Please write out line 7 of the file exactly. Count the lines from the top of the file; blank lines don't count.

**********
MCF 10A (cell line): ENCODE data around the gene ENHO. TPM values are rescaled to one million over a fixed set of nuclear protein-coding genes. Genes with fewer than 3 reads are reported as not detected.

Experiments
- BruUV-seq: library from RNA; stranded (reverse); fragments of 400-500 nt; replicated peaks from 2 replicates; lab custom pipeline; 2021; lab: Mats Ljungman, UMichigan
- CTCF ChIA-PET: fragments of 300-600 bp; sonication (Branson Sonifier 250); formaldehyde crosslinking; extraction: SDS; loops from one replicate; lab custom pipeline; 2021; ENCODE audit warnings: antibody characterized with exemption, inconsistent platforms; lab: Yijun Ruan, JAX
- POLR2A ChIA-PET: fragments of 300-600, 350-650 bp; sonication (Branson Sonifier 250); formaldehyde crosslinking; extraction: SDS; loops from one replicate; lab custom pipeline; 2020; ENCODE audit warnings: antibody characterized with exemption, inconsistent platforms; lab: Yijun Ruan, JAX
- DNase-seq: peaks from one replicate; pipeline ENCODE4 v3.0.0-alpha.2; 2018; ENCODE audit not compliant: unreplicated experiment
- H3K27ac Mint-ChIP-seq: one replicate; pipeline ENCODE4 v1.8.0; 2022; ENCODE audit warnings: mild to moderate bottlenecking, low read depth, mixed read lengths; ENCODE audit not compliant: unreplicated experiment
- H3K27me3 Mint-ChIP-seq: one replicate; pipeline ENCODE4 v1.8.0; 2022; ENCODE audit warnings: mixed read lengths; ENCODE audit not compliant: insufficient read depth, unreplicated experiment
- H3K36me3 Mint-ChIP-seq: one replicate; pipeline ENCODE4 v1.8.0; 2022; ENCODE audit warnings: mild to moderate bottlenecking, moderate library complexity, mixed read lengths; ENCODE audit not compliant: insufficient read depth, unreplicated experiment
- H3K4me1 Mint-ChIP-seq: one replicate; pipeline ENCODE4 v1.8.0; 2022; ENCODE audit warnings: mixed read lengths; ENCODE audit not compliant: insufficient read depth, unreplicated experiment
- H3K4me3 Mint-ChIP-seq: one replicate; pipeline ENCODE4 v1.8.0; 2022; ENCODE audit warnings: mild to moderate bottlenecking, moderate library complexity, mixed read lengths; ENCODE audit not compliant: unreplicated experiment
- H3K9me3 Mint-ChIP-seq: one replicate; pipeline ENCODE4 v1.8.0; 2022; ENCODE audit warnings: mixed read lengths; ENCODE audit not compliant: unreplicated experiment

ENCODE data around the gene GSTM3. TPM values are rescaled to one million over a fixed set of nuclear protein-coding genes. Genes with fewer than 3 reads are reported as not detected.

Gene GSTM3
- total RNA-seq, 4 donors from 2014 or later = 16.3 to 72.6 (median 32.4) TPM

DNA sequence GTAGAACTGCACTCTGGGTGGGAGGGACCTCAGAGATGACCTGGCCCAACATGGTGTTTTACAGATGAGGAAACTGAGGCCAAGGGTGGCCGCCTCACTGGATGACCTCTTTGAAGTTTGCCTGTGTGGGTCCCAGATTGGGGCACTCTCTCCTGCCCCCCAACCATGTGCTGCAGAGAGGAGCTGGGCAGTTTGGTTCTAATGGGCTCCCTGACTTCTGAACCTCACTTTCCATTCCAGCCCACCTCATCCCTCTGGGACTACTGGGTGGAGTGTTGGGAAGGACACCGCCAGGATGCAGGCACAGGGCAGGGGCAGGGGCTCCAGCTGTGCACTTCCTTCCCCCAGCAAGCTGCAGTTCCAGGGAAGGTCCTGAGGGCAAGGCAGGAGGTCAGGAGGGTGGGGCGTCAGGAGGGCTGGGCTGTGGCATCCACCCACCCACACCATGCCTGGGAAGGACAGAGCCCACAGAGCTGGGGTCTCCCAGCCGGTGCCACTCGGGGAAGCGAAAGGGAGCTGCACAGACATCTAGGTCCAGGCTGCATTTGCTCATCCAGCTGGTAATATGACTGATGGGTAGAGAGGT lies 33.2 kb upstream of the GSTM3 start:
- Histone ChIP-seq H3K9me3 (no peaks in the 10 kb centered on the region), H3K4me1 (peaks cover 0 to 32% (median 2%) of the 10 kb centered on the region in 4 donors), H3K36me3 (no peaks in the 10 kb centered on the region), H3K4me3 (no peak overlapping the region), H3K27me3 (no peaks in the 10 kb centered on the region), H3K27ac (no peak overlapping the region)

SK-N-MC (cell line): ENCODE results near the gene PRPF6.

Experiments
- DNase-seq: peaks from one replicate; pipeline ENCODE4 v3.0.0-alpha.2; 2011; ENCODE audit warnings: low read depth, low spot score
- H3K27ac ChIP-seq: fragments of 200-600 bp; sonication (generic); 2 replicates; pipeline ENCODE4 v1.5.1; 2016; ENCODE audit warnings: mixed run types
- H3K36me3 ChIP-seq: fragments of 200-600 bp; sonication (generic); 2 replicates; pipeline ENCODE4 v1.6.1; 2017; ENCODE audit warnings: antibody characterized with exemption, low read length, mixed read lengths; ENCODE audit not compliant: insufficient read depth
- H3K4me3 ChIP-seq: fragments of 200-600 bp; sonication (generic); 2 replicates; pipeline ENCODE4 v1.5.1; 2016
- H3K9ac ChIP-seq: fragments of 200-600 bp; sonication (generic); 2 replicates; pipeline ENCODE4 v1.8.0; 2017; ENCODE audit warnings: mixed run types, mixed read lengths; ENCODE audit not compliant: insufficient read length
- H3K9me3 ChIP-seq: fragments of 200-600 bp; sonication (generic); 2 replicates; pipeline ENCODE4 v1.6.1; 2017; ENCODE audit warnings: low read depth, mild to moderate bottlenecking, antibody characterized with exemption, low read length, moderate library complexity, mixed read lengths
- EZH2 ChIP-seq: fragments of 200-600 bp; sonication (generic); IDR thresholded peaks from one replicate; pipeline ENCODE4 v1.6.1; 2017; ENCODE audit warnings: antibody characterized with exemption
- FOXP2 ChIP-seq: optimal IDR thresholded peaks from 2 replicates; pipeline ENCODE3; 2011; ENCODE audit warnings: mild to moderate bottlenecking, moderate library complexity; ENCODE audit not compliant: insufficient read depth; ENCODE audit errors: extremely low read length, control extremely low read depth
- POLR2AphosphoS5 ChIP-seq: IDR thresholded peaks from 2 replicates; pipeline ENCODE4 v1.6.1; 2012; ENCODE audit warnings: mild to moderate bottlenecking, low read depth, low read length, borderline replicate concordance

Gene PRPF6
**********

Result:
- H3K27ac Mint-ChIP-seq: one replicate; pipeline ENCODE4 v1.8.0; 2022; ENCODE audit warnings: mild to moderate bottlenecking, low read depth, mixed read lengths; ENCODE audit not compliant: unreplicated experiment